As dawn streaked the sky above the Mall on Sunday, April Vance was far from her native California, where she usually celebrates Easter, but she felt right at home.
Shoulder to shoulder with thousands of others who had awaked in darkness to attend the Easter sunrise service at the Lincoln Memorial, hosted by the Capital Church of Vienna, the 33-year-old Hill staffer described the experience as “bliss.”
“It’s incredible to be with all these people, believing,” she said. “Imagine getting up with your kids at 4 or 5 in the morning. . . .I was really blown away.”
The 6,000 people overflowing from the seats and filling the marble steps of the monument included Washington area natives, tourists and immigrants, all drawn to the spot with views of the Capitol, the Washington Monument and the reflecting pool.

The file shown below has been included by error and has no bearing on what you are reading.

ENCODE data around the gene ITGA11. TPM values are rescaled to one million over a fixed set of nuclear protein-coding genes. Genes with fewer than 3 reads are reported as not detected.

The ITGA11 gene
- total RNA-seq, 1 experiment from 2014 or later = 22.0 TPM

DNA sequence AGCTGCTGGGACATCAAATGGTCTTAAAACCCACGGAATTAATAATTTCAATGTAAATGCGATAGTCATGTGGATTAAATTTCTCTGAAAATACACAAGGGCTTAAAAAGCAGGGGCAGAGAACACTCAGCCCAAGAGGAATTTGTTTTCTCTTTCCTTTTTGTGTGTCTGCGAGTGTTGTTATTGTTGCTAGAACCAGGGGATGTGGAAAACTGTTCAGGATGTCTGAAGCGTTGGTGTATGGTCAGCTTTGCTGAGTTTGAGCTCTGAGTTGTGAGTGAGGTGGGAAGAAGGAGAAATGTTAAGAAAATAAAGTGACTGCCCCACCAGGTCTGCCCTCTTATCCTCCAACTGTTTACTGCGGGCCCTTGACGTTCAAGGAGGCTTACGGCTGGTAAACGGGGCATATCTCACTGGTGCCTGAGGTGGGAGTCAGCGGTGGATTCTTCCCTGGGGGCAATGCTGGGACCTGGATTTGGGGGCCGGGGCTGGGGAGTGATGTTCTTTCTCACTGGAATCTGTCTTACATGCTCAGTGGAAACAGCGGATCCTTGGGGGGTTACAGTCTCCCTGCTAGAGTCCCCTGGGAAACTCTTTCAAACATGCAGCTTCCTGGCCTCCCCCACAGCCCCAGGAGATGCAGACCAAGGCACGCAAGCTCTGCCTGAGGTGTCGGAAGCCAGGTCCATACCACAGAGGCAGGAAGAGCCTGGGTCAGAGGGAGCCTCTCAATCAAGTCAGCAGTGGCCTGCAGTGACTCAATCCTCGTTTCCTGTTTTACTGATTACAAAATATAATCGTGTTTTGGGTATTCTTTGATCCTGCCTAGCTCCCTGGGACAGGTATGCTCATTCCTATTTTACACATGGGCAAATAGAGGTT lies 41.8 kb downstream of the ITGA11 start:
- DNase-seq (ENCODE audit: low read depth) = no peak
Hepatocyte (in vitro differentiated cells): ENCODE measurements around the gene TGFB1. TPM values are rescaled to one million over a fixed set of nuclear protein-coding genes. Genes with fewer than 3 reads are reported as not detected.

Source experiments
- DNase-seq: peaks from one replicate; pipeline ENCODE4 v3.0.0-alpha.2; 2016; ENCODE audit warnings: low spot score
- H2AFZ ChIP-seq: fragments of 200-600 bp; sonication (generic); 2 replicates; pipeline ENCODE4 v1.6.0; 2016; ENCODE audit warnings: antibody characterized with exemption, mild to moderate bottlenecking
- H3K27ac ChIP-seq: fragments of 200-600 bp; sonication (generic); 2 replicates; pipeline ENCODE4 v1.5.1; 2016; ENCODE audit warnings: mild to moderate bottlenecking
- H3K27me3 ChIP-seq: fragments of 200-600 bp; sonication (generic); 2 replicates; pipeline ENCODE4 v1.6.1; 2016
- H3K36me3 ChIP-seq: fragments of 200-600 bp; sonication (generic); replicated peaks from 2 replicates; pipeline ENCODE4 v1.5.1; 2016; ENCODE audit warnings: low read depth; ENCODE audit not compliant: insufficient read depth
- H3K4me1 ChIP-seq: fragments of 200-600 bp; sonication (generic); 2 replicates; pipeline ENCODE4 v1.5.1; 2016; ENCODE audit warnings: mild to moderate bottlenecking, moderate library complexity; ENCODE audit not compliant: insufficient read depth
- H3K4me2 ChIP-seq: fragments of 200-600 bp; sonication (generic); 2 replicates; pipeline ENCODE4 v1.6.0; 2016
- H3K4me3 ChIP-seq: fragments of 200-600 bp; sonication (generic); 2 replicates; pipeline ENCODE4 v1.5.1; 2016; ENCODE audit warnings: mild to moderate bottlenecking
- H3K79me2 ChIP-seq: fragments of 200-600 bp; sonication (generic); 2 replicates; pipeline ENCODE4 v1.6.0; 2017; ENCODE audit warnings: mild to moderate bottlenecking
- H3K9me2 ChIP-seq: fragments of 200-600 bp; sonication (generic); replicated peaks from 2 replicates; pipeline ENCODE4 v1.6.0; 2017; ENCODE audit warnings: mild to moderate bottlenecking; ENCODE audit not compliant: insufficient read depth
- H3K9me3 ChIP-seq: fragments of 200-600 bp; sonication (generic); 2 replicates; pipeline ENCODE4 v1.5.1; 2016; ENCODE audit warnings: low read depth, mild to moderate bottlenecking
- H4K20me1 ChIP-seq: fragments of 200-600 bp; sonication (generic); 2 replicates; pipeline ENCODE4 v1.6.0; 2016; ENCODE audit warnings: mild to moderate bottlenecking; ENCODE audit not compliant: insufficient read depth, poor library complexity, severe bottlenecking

Pastor Amos Dodge reminded the crowd that the annual sunrise celebration had expanded over the 36 years since it began — and then he invoked an even earlier Easter in the same spot.
“On this day, 75 years ago, an estimated 75,000 people gathered on these grounds to hear a singer who had been banned from singing at Constitution Hall because of the color of her skin,” he said.
That singer, the world-renowned African American contralto Marian Anderson, was instead invited by first lady Eleanor Roosevelt to sing on the Mall on Easter 1939. Dodge played a recording of Anderson singing “My Country ’Tis of Thee” that day.
“There’s hope for you on this Easter, no matter who has locked you out or who has pushed you away,” he told the crowd as several people raised their arms in praise.
SOURCE: Tara Bahrampour
The Washington Post